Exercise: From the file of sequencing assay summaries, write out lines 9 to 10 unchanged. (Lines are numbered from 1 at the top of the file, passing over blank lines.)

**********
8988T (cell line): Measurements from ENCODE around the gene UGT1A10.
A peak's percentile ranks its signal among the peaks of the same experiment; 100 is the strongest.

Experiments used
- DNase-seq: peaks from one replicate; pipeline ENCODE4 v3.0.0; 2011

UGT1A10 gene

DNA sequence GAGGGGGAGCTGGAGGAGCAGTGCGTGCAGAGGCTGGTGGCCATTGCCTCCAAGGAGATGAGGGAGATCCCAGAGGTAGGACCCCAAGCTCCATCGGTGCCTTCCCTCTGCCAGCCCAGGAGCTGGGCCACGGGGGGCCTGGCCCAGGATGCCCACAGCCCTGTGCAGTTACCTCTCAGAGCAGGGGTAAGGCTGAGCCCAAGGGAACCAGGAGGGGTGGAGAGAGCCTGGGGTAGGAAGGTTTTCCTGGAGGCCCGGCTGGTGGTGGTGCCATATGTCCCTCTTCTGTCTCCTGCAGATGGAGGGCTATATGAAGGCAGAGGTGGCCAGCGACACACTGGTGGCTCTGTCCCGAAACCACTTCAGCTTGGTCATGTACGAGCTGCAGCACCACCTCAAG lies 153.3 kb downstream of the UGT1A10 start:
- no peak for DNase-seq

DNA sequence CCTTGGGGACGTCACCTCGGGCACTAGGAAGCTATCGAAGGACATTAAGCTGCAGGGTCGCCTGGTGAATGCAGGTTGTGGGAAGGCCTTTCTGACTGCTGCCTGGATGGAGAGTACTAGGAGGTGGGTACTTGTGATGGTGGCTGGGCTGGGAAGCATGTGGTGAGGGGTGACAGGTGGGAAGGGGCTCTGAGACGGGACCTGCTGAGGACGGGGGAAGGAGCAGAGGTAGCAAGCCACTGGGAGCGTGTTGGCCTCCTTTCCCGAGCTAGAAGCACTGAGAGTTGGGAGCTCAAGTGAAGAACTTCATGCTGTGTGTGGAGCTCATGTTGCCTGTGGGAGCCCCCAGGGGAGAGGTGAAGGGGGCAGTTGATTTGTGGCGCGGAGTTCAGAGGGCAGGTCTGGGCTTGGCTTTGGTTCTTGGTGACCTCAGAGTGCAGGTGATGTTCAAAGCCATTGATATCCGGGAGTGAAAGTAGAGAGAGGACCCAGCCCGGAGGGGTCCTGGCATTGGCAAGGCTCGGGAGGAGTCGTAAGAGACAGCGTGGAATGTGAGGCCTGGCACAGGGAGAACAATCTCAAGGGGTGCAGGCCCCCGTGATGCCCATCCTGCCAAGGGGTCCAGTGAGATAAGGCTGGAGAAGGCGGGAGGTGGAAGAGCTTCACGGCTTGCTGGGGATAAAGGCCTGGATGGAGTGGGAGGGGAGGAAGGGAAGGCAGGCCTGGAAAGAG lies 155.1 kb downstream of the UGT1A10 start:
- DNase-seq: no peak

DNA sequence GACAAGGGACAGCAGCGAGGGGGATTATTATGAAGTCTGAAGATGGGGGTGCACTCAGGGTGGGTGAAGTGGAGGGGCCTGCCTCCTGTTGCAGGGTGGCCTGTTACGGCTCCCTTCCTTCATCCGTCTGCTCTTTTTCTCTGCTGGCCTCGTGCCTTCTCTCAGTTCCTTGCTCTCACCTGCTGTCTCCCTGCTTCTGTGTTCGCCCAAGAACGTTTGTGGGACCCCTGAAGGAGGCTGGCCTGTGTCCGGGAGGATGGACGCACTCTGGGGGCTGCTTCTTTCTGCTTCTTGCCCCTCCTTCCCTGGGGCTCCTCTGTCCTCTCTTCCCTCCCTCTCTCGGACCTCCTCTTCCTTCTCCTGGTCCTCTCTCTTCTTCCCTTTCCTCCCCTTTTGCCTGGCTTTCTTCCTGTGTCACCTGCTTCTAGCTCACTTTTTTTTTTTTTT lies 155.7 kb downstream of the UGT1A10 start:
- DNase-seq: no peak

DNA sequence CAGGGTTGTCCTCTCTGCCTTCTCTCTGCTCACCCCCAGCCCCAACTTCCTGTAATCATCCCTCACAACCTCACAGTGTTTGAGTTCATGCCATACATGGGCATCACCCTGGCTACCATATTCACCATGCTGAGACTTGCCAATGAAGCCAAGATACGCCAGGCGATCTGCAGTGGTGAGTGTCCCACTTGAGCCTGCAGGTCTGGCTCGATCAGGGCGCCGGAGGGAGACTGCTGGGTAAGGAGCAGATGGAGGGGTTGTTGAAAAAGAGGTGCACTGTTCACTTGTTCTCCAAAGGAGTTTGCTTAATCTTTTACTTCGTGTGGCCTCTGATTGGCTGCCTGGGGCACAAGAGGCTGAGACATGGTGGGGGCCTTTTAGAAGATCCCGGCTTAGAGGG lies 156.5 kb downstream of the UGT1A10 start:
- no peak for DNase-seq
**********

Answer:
- DNase-seq: no peak

DNA sequence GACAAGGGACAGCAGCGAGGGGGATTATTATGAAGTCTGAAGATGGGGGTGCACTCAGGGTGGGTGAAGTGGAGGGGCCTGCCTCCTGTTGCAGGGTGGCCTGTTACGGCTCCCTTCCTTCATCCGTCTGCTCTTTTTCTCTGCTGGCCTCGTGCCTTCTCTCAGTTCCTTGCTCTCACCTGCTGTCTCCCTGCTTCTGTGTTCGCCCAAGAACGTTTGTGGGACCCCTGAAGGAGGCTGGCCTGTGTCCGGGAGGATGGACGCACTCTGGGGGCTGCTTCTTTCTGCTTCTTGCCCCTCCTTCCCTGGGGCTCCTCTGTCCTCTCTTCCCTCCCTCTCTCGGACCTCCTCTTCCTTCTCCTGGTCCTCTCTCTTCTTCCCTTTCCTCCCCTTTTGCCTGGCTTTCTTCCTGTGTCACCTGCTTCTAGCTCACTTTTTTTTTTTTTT lies 155.7 kb downstream of the UGT1A10 start: